Economic Forum Held March 21Published: March 17, 2014
CSULB’s 2014 Regional Economic Forum will be held on Friday, March 21, from 7:30-10:30 a.m. in the Seaside Ballroom of the Long Beach Convention and Entertainment Center.
The forum will feature a regional economic overview by Economics’ Heather Stephens, director of the department’s Office of Economic Research which coordinates and conducts applied economic research on important problems facing the region, state and nation.
Stephens’ address will be followed by a panel discussion by local industry experts, including Diana Hendel, Pharm.D., CEO, Long Beach Memorial Medical Center, Miller Children’s Hospital Long Beach and Community Hospital Long Beach; A.J. Moro, P.E., Acting Executive Director, the Port of Long Beach; and Mario Rodriguez, Director of the Long Beach Airport.
“Our goal with the format is to provide insight on the local economy to all attendees, no matter what industry they work in,” said Stephens, a member of the university since 2012. “With Covered California and the implementation of the Affordable Care Act, health care is very timely. Travel and tourism are also centerpieces of our local economy. And, no discussion of the local economy can ignore the port of Long Beach. Each panelist will talk about what’s going on at their business or organization and in the industry at large. We’ll provide context about what’s going on in the national and international economies. We’ll talk about regional employment and commuting patterns. While we will provide numbers and data, we will also tell a story about what’s going on politically and economically.”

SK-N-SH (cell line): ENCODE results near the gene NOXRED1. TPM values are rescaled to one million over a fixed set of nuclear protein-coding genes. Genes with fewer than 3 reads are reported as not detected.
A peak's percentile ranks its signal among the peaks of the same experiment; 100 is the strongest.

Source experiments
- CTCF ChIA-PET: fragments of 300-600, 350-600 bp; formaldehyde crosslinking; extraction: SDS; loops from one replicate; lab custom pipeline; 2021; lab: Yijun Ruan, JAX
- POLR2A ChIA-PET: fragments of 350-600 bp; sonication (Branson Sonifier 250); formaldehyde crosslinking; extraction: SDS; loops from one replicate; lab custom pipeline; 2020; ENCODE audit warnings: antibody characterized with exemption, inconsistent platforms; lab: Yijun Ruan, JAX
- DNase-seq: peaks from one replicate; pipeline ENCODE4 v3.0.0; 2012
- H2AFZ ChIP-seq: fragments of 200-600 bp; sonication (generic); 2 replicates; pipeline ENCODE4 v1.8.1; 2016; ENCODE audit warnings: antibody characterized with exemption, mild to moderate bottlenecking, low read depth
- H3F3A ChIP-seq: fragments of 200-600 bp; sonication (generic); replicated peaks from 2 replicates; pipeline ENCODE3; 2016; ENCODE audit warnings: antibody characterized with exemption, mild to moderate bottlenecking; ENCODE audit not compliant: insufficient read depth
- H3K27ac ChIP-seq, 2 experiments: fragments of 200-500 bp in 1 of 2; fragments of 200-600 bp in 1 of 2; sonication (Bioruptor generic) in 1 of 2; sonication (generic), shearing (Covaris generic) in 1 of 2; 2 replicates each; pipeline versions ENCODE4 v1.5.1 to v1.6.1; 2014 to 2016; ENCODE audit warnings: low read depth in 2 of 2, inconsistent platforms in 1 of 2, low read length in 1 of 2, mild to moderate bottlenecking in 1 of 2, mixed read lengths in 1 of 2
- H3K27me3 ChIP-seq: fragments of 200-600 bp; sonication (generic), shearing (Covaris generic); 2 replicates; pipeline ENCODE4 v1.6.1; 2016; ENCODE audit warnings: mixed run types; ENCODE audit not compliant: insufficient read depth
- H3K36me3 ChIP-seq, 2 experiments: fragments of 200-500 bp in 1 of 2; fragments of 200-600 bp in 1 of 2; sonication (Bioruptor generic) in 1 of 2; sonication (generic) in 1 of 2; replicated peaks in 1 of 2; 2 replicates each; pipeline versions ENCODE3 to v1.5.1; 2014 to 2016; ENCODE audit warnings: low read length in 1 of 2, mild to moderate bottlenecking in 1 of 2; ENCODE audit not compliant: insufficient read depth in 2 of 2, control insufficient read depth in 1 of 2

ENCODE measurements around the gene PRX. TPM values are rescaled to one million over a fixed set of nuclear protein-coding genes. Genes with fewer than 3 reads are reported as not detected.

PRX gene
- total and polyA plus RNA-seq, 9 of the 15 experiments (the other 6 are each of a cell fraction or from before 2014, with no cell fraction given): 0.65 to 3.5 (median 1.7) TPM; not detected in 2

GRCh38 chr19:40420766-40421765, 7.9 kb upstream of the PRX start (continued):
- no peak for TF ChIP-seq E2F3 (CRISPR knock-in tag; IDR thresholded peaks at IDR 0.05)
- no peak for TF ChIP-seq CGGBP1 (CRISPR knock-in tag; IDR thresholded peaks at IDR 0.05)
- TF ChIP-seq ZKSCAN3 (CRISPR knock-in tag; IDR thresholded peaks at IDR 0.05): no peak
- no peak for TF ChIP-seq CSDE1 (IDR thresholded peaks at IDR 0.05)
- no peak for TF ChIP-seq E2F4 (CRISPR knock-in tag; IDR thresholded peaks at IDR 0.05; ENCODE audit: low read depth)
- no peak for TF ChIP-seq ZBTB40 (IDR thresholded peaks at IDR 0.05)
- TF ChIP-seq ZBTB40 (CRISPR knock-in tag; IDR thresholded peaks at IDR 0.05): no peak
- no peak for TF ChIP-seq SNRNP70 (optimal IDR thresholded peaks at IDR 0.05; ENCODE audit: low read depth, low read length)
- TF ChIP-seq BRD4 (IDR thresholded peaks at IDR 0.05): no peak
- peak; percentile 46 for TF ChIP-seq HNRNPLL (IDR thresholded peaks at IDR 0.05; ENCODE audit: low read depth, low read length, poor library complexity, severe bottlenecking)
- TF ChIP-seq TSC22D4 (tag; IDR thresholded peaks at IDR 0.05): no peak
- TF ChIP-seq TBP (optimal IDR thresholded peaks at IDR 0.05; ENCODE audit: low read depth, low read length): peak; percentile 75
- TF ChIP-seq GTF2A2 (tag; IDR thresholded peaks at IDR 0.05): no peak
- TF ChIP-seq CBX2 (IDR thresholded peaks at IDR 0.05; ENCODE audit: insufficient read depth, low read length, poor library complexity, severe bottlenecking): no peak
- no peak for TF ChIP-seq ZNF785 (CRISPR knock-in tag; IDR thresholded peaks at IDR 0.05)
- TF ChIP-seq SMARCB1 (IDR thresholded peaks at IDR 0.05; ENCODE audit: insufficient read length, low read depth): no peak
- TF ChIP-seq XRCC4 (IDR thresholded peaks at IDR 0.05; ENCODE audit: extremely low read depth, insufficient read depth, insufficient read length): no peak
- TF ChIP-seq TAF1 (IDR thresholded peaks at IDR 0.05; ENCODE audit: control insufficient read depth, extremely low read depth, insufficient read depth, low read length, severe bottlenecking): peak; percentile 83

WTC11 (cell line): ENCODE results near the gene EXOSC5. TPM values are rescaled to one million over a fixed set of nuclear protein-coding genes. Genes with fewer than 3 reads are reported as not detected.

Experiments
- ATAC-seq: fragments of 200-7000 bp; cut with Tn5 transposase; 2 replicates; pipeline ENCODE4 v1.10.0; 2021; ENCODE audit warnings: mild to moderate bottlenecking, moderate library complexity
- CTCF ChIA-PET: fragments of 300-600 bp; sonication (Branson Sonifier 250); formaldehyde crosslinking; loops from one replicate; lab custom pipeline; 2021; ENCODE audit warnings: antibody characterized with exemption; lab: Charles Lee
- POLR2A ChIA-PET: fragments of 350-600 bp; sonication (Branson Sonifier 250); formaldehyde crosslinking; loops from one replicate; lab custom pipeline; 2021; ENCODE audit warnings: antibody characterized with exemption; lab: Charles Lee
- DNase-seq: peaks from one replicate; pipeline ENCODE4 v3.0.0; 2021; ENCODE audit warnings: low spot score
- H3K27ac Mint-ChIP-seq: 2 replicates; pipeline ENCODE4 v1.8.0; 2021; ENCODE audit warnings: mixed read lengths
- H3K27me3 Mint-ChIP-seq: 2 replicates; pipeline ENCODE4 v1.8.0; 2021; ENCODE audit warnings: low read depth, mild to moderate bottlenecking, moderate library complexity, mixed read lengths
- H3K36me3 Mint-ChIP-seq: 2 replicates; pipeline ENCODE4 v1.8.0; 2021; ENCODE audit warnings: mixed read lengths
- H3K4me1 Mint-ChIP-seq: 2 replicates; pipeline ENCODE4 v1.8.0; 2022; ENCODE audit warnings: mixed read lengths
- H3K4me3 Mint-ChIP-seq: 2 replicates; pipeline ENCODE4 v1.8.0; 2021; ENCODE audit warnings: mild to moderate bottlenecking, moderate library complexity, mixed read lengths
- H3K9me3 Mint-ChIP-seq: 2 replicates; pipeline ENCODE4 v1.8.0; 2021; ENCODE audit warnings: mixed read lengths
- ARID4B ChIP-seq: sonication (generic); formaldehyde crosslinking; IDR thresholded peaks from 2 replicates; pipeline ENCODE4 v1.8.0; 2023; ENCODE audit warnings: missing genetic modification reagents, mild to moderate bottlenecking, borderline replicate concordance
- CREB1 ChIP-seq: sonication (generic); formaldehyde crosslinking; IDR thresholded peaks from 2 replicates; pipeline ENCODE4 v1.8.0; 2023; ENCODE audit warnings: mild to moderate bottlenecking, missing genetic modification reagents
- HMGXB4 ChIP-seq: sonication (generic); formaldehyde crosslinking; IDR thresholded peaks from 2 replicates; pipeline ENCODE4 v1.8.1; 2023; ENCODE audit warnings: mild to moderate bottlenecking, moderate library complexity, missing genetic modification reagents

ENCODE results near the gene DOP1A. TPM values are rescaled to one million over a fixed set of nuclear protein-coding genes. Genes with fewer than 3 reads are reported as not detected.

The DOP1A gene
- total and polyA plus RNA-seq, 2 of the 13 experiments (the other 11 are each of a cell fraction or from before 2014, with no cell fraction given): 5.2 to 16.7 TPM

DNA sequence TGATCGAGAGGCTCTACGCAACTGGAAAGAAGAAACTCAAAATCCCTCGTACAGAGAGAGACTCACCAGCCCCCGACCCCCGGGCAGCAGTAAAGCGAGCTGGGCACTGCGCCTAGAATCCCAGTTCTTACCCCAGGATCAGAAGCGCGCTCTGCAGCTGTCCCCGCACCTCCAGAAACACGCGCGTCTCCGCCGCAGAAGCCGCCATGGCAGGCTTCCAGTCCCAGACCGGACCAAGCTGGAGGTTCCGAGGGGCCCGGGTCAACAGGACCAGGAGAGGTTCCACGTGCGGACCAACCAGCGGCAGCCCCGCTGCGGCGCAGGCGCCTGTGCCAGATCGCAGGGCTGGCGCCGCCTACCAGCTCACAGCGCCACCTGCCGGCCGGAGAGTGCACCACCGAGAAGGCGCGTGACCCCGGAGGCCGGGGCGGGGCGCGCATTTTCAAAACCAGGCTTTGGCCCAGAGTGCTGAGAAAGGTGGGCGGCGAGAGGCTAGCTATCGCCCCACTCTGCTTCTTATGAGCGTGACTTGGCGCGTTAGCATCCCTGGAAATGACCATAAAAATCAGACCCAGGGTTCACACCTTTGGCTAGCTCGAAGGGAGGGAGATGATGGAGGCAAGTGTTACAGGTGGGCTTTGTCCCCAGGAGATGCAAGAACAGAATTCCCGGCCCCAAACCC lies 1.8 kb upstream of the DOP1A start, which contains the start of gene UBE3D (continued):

The forum’s sponsor, CSULB’s Office of Economic Research, has as its mission the study of the greater Long Beach region and the state. “We want to understand what’s going on in the local economy,” said Stephens. “This forum gives us the chance to highlight some of the analysis the Office is doing and to generate additional resources to support future research.”
One reason the forum draws the level of support that it does, Stephens believes, is that it offers a go-to place to meet a diverse group of leaders from around the greater Long Beach region. Participants can ask the experts questions during the question-and-answer session after the panel and, “there is also the chance to mingle,” she said. ”Last year’s participants told us they liked our balance between research and the real world. We hoped to draw a larger audience this year, so we moved from the campus to the Long Beach Convention and Entertainment Center. Since this year’s attendance is already at 250, it was the right choice.”
Stephens feels there are many advantages to the CSULB Regional Economic Forum. While there are many other events that look at the economy of the overall Los Angeles region or the city of Los Angeles, “we are the only one to focus on the Greater Long Beach region. Given the size and diversity of the greater metropolitan area, issues that may be relevant to the greater Long Beach region may get hidden in those more macro-level analyses. Thus, they may not provide insight on what is going on at a more local level.” Stephens said, “With the CSULB forum, we can really focus on what is happening in our region and how Long Beach fits into the greater region’s economy.”
Stephens sees a long future for the forum. “If we can keep support and attendance at their current growing levels, we can do more research related to the region,” she said. “I want regional research to be supported at even higher levels and I’m optimistic about being able to do that. We also want to expand the number of varieties of industries we attract.”
She encourages anyone interested in learning more about the local economy to attend the forum. “I can guarantee you that, if you come to this forum, you’ll learn something you didn’t know before. You will run into someone you didn’t know before and it will help you to think more about how you fit into the future of the greater Long Beach region,” she said.
For more information or to register, go to the forum website.